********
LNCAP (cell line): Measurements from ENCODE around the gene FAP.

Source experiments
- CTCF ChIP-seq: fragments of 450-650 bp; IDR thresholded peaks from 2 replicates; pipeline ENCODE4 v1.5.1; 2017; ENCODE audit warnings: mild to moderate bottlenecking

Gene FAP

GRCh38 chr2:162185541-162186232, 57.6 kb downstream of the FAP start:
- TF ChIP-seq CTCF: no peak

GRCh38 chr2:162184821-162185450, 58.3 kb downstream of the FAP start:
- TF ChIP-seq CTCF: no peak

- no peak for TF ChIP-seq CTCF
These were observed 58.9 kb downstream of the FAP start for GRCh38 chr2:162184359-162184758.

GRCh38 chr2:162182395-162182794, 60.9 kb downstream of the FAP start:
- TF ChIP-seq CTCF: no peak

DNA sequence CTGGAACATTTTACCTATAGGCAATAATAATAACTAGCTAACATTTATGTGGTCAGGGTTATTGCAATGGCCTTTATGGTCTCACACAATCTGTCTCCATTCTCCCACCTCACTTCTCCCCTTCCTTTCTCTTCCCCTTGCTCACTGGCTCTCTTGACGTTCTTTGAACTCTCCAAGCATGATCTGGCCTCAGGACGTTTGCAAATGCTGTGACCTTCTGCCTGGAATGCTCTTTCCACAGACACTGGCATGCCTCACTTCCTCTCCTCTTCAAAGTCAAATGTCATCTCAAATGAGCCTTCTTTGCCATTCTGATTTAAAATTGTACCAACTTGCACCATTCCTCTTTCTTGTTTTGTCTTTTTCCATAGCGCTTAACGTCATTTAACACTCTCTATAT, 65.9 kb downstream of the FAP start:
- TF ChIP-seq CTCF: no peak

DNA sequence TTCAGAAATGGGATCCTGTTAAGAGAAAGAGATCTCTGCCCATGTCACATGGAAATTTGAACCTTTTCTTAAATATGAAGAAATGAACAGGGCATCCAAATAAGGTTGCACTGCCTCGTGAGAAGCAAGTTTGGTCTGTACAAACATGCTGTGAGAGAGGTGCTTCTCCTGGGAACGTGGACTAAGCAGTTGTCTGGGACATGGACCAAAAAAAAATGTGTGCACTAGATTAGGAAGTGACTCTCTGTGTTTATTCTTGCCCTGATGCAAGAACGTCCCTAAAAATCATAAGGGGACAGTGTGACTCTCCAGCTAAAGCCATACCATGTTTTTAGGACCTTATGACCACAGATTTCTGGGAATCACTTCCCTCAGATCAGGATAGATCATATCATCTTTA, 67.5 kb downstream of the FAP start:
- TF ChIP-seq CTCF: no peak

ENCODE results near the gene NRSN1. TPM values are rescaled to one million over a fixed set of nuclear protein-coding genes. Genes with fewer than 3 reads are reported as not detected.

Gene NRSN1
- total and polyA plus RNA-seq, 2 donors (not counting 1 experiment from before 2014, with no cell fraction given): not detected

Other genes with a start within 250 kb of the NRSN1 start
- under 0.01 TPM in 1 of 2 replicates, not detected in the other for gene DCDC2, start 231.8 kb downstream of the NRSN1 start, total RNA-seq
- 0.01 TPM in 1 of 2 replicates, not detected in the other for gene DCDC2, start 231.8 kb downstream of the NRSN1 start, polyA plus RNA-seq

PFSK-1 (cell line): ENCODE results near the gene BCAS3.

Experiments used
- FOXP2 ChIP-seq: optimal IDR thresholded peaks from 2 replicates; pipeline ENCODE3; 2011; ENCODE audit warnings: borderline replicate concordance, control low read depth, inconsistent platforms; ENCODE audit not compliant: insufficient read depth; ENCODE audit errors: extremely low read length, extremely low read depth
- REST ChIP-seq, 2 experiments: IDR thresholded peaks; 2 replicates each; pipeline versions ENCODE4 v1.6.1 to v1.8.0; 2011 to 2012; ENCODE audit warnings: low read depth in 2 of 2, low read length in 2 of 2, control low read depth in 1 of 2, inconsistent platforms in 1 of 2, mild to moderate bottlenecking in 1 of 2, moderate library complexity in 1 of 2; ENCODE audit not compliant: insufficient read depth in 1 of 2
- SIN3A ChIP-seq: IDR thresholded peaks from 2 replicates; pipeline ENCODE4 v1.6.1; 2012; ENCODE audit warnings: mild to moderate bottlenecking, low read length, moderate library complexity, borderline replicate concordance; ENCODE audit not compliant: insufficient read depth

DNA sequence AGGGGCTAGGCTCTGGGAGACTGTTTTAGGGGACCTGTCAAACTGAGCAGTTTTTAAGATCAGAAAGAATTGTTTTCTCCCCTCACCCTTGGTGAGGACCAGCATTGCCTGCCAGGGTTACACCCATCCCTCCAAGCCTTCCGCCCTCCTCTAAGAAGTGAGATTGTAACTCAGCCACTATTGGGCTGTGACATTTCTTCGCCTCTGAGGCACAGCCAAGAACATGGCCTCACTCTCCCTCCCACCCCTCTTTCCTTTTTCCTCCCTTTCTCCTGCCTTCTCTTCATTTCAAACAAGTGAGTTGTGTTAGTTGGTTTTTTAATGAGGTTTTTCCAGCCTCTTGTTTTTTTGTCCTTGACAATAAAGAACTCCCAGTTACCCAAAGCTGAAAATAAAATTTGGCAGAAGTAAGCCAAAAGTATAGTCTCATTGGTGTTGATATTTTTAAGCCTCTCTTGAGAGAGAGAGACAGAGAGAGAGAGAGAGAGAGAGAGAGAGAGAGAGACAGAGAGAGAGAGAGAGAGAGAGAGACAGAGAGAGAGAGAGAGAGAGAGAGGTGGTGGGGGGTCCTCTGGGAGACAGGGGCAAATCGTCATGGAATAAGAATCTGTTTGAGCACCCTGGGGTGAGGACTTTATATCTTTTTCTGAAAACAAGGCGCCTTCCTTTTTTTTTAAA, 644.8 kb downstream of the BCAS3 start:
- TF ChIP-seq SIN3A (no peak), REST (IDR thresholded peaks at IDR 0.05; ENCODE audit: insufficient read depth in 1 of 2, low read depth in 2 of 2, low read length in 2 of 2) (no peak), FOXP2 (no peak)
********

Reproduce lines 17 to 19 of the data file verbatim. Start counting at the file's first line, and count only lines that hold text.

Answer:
ENCODE results near the gene NRSN1. TPM values are rescaled to one million over a fixed set of nuclear protein-coding genes. Genes with fewer than 3 reads are reported as not detected.

Gene NRSN1
- total and polyA plus RNA-seq, 2 donors (not counting 1 experiment from before 2014, with no cell fraction given): not detected